With all the noise, it's easy to forget the importance of taking breaks. You don't need to read another article about productivity. Instead, take a break.

Sometimes we get lost in the lists and productivity hacks. The truth is that no matter what you do to improve your productivity—you still have to do the work. So you might as well get those 5-minute breaks to recharge.

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Yes, I Want To Be A Teacher

"You know you don't make that much money, right?"
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Yes, I want to be a teacher. Yes, I know what the salary of a teacher is like. Yes, I know that people will view my future career as “easy.” No, I would not want any other job in the world.

I am sure that I am not the only future educator who has had enough with hearing all the critiques about becoming a teacher; we are tired of hearing all the negative aspects because it’s obvious that the positives will ALWAYS outweigh those judgemental negative comments.

So, why do I want to be a teacher? I am sure that I speak for many other future teachers when I say that I am not doing it for the salary, benefits, or even the summer vacation (although that is a great plus!).

I want to be a teacher because I will be able to wake up on Mondays and actually be excited. Saturday and Sunday will be a nice break to relax, but I know that I will be ready to fill up my apple-shaped mug with coffee on Monday morning and be ready for a day full of laughs and new lessons for my students for the upcoming week.

I want to be a teacher because I get to have an impact on tomorrow's leaders. No, I don’t mean that I’m predicting my future student to be the president of the United States (but, hey, that would be a pretty cool accomplishment). I mean that I have the job to help students recognize that they have the power to be a leader in and out of the classroom.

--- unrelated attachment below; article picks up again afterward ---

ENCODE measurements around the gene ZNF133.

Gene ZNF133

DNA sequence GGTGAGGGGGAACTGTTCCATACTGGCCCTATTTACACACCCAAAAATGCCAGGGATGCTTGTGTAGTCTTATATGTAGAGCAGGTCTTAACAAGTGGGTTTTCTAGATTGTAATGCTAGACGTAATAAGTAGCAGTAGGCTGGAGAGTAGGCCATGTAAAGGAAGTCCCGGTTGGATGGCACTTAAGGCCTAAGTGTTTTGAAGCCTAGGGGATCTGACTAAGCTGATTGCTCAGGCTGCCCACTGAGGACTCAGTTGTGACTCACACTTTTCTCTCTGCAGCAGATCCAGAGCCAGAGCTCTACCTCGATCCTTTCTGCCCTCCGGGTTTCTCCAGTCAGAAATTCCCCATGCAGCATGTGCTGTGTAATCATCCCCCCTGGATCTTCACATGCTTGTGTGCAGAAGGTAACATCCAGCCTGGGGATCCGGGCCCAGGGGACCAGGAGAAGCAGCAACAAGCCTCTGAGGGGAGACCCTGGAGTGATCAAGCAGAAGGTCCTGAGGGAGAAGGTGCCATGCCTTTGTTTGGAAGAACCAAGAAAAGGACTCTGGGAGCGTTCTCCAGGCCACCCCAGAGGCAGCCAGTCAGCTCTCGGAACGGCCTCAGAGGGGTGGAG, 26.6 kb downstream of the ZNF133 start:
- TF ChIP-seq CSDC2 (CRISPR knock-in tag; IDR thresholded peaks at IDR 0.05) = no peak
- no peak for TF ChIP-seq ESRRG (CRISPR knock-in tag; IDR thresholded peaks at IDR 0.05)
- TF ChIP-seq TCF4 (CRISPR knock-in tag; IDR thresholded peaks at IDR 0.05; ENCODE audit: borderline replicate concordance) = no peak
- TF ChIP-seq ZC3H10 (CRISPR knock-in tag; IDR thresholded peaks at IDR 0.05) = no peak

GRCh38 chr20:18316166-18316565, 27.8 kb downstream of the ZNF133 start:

I want to be a teacher because I don’t want an easy day. Challenges are what push me to greatness and success. Although many people think teaching is an easy profession, I know that it isn’t easy. It’s very hard, every day at every moment. But it is worth it when a student finally understands that math problem that stumped them for awhile and they have a huge smile from ear to ear.

I want to be a teacher because I want to work with kids. I mean, come on, what else is greater than a kid having fun and you’re the reason why? A picture might be worth a thousand words, but a child being excited and having fun while learning is worth a million.

I want to be a teacher because I don’t want a high salary. If I really cared about making a six-figure income, I would have chosen a different profession. Teaching is not about the check that I bring home every week or two, it’s about what I learn and the memories that I make; the memories that I get to share with my family at dinner that night.

SEE ALSO: To The Teacher Who Helped Shape Me

I want to be a teacher because there is nothing else in this world that I’d rather do for the rest of my life. Sure, there may be other jobs that are rewarding in more ways. But to me, nothing can compare to the view of a classroom with little feet swinging back and forth under a desk from a student learning how to write their ABCs.

Teaching may not be seen as the perfect profession for everyone, but it is the perfect profession for me.

Cover Image Credit: TeacherPop